Furthermore, Thor has a strong connection to the world of humans, often being described as the protector of Midgard, which is in harmony with both the Eddic myths and the archaeological evidence pointing out Thor's greater importance for commoners, as his guardian role stands out in comparison to Odin's rather elitist and often deceptive and troublesome nature. The bridge Bilröst, or Bifröst in Snorri's spelling, connects the words of gods and humans, fiery and rainbow-coloured, which will eventually break at Ragnarök.
The Midgard Serpent
A compelling image reminiscent of myths from other cultures such as Apophis from Egyptian mythology is that of Jörmungandr (Jǫrmungandr in Old Norse spelling, simply meaning great monster) or Miðgarðsormr (Midgard wyrm, dragon), the giant serpent encircling the world of humans and dwelling in the outer ocean. A symbol of chaos and destruction, son of Loki with the giantess Angrboda and brother to Fenrir, the wolf who at the end of things at Ragnarök would swallow Odin himself, and to Hel, the keeper of the realm of the dead, Jörmungandr turns out to be Thor's ultimate nemesis. Snorri mentions that when Odin saw what a danger the creature posed, he threw him into the deep sea, but Jörmungandr grew immensely, surrounding all lands and biting his tail.
It is worth mentioning the episode where Thor fishes for the world serpent, of which we have two versions, in both Eddas (the more archaic, more original myths are found in the Poetic Edda). In the poem Hymiskviða (The Poem of Hymir), the host of the gods, Aegir, requires a cauldron large enough to brew ale for everyone. Tyr, the god with the missing limb torn by Fenrir the wolf, knows of such an object at the end of the heavens, where his father Hymir resides. They get there, but Hymir's concubine and Tyr's mother hides them behind the cauldron to save them from Hymir's wrath. Finding out that the friend of humans, Thor, has arrived, enrages Hymir, who nevertheless offers the guests bulls to eat, bound by the rule of hospitality. In the evening, they have to go fishing in the outer ocean to get more food. Using the head of a black bull as bait, Thor catches the Midgard serpent and strikes him in the head with his hammer. At that point, volcanoes erupt and the earth trembles, yet the monster sinks back into the deep waters, for reasons unknown. Thor manages to get the cauldron though, by solving the challenge of breaking the giant's cup, namely right against his head, and then escaping a large army of pursuers.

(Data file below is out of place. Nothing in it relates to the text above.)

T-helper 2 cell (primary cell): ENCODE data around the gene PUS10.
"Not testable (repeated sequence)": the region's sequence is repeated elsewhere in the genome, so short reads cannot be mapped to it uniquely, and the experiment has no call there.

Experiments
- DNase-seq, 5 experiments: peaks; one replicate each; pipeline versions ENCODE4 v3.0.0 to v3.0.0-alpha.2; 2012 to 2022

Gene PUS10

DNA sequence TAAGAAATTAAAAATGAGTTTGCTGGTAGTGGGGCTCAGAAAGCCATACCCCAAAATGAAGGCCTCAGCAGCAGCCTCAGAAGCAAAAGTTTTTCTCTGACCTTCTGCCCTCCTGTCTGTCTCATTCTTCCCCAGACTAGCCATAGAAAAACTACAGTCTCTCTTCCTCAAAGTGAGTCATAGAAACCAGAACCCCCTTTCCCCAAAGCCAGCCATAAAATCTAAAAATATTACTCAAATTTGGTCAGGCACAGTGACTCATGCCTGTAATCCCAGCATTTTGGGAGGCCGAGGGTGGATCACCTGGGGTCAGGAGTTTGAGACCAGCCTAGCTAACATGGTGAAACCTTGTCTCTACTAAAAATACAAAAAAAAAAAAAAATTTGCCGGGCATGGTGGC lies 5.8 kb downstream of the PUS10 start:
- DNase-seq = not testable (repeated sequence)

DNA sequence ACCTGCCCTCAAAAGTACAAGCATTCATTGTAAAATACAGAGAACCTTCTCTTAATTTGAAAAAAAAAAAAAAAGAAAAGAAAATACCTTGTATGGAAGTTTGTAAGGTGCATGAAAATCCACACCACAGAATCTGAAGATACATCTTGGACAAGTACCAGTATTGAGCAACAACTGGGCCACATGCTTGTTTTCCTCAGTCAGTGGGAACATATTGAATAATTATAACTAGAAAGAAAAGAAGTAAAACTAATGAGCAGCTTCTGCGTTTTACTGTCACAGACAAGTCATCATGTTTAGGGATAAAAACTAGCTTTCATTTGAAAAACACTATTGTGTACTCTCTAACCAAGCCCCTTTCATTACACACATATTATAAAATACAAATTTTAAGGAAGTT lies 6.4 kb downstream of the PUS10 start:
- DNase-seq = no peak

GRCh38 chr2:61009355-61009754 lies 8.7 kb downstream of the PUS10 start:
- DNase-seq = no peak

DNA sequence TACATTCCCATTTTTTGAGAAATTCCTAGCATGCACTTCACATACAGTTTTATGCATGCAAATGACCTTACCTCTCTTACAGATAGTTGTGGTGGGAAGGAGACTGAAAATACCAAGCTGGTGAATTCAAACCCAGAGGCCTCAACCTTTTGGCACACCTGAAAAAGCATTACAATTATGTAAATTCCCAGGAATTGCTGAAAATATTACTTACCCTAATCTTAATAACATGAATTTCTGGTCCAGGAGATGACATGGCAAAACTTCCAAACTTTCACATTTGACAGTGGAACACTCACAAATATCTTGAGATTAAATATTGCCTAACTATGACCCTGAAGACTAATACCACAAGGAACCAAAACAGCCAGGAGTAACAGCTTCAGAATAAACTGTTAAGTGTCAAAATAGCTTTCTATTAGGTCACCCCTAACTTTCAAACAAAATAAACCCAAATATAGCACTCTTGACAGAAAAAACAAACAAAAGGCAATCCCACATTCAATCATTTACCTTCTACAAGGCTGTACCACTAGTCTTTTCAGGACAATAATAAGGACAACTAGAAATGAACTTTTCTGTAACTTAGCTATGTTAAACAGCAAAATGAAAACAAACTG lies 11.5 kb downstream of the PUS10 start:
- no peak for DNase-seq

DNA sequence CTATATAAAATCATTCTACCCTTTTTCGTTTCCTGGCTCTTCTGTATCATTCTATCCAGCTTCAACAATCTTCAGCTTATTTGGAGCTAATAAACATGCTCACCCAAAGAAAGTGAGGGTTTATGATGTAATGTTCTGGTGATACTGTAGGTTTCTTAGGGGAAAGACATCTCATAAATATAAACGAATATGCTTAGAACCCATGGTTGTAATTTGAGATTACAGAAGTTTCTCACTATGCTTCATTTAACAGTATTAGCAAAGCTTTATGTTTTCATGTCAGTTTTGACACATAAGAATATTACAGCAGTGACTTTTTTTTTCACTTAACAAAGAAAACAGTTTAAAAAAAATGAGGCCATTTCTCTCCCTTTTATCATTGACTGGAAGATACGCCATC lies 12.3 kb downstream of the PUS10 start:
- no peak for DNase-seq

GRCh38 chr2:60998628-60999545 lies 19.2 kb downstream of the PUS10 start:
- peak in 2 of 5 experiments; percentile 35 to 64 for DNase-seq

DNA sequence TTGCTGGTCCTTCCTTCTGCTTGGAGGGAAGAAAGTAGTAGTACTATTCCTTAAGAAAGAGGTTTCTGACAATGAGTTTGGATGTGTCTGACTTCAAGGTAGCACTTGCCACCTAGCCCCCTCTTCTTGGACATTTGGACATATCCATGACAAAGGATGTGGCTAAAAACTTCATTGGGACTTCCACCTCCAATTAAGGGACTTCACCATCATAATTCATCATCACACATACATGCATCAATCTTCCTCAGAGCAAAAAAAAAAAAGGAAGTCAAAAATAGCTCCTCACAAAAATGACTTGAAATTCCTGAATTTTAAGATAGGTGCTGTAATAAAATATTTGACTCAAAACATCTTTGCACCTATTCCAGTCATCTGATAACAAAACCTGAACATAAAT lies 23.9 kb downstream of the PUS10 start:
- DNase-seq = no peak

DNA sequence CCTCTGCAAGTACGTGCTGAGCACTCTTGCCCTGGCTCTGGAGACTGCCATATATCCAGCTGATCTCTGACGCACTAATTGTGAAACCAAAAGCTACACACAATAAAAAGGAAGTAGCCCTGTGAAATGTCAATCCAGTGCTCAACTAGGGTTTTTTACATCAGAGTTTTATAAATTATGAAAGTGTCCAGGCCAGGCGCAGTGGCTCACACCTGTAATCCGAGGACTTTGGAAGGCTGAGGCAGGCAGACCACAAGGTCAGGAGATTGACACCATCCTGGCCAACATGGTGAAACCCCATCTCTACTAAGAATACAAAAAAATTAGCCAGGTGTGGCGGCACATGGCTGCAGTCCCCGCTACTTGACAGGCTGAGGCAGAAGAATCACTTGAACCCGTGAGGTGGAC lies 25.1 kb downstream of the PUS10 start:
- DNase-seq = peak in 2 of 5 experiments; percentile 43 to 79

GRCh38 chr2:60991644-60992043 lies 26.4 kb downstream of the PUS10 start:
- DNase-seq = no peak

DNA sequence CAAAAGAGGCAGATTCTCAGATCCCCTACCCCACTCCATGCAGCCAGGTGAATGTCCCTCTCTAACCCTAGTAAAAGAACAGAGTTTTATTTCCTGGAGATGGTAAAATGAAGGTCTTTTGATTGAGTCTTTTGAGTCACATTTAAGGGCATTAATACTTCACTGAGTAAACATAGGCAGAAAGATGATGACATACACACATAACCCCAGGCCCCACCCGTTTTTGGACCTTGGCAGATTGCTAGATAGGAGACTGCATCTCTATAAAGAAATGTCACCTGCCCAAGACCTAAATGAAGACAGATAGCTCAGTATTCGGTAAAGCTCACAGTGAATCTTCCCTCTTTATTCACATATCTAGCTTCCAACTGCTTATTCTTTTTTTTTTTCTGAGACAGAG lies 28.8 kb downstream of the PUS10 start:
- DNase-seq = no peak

Snorri's version focuses more on the grudge held against Jörmungandr because of a deception suffered on another journey. In this other story, Thor, Loki and Thor's slave children (enslaved because one of them ate the marrow on the leg of one of the god's resurrecting goats leaving it lame) travel to the hall of the giant Utgarda-Loki, who puts their strengths to the test but uses enchantments to fool them. One of these contests involves Thor attempting to lift the giant's cat, who eventually turns out to be the Midgard serpent.
According to Snorri, Thor enters the realm of giants once more, with no equipment, like a true drengr (very manly warrior). He spends the night at Hymir's, and like in the Poetic Edda, they go fishing. As Thor planned, he catches the wyrm by the jaw, breaking the boat with his feet. Nevertheless, just as he is about to give him the death blow, Hymir cuts the fishing rod, and the serpent sinks back. Although a tad different, Snorri's version probably derives from an old narrative as well, since picture stones such as the Altuna runestone seem to confirm it.
This story, on the one hand, speaks for Thor's close relationship to the human cosmos, Midgard. On the other hand, the Midgard serpent, although an agent of chaos, also works as an element that glues these worlds together, as natural catastrophes occur when he is disturbed. Moreover, he is the counterpart that highlights Thor's protective role. Ultimately, Midgard points to a concept of a border between the inner circle, the civilised world, and the unknown and potentially risky outer world, which lies beyond the fence. United by the same word, garðr, both Asgard and Midgard seem to represent the cosmos, as opposed to the chaos of the jötnar (jǫtnar), the giants. We can compare it to a certain extent to the Greek oikouménē gē, the inhabited world, or in Latin orbis terrarum.